Should one single property be used for all sections of a website, or a number of separate properties the better choice?
This post aims at explaining why I believe that separated properties are sometimes better than a single property. I will, of course, try to provide you with all the necessary information for making an informed decision, and if you think of anything I may have missed, please leave a comment or contact me. Thanks!Before we dive into the details, let’s make sure we are all referring to the same terminology…
- Property – According to Google’s documentation, when using your Google Analytics account you can create a property for each domain, site, source or environment for which you would like to collect data. Each property has its own tracking code with its own unique ID for identifying data from that property.
- Views – Each property can contain one view or more. “A view is a defined perspective of the data from a property, and provides access to the reports for that property” (Google’s documentation). In other words, you can include a specific subset of data in a view by applying filters. For example, you can filter out all traffic that is not to a specific domain (should your property track more than one domain) or you can choose to only include organic traffic (if you want to provide a view for your SEO contractor).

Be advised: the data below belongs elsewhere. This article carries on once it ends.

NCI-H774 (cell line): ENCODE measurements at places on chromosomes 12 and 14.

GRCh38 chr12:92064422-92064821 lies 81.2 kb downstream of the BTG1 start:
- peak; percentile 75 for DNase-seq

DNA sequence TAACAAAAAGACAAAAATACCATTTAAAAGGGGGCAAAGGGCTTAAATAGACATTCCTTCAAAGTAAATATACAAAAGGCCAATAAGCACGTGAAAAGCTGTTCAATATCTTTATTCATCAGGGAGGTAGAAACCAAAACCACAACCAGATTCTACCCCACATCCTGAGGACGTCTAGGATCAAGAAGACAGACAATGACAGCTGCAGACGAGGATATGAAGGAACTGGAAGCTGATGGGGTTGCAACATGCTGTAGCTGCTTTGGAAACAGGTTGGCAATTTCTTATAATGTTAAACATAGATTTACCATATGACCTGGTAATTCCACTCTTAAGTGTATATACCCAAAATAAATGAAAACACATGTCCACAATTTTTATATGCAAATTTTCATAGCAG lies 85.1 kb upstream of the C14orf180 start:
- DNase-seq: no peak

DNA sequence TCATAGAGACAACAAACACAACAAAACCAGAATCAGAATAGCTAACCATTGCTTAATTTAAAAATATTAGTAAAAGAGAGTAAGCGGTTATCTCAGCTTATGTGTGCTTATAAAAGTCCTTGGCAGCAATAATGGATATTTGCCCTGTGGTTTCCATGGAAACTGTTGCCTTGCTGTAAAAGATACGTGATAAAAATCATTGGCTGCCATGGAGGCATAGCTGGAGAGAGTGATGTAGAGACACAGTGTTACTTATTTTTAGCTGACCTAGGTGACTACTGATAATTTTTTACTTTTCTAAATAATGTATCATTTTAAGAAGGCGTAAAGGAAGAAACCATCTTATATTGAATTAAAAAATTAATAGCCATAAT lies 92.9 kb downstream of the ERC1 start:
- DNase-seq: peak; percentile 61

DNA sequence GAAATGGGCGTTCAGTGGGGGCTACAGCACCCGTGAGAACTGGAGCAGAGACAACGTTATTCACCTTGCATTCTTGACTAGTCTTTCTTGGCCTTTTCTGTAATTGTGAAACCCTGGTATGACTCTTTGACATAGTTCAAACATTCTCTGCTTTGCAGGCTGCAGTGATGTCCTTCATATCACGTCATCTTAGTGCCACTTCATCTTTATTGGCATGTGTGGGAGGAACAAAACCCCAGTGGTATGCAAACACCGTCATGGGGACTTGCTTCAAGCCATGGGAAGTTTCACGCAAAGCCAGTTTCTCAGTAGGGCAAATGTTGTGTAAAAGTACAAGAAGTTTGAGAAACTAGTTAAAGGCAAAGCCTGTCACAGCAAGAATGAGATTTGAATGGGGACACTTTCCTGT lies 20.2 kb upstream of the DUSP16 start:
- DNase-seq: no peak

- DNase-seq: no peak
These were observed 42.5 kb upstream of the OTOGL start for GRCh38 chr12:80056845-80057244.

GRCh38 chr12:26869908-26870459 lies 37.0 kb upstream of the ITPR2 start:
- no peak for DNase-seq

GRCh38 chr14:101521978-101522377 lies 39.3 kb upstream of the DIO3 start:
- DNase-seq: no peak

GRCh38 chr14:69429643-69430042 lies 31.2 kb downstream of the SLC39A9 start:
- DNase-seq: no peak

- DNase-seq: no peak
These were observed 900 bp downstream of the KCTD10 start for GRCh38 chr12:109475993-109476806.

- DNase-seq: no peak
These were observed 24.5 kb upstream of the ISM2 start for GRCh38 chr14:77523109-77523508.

- Google Analytics Account – Each Google Analytics account can include one property or more. Make sure not to confuse this with the term “Google Account”: One Google Account can contain up to 25 Google Analytics accounts (check out this post if you reach this limit but wish to have more than 25 accounts).
Please note that in some places Google uses the term profile instead of view, but as far as I can tell, both terms represent the same entity and I will use the term view throughout this post.
So now let’s begin with the main advantages of using multiple properties.
The first reason why using multiple properties is my prefered choice is that in most cases it enables you to use complete data, not just sampled data.
Sampled data often occurs with relatively large sites when using a single property, and is of course not always optimal. If your query includes more than 500,000 visits, Google Analytics will only return sampled data. For example, if your site generates 1,000,000 visits per month, Google Analytics will use sampled data as the default on your reports.
You can overcome this by changing the date range to less than a couple of weeks, but this might not always be a long enough period for your analysis.
Although sampled data often suffices, it is difficult to work with if you want to dive deeply into specific cases, if you need precise numbers, or if you wish to tackle a certain issue with your tracking. This is especially true when receiving a sample rate of less than 70-80%. For more details check out this article.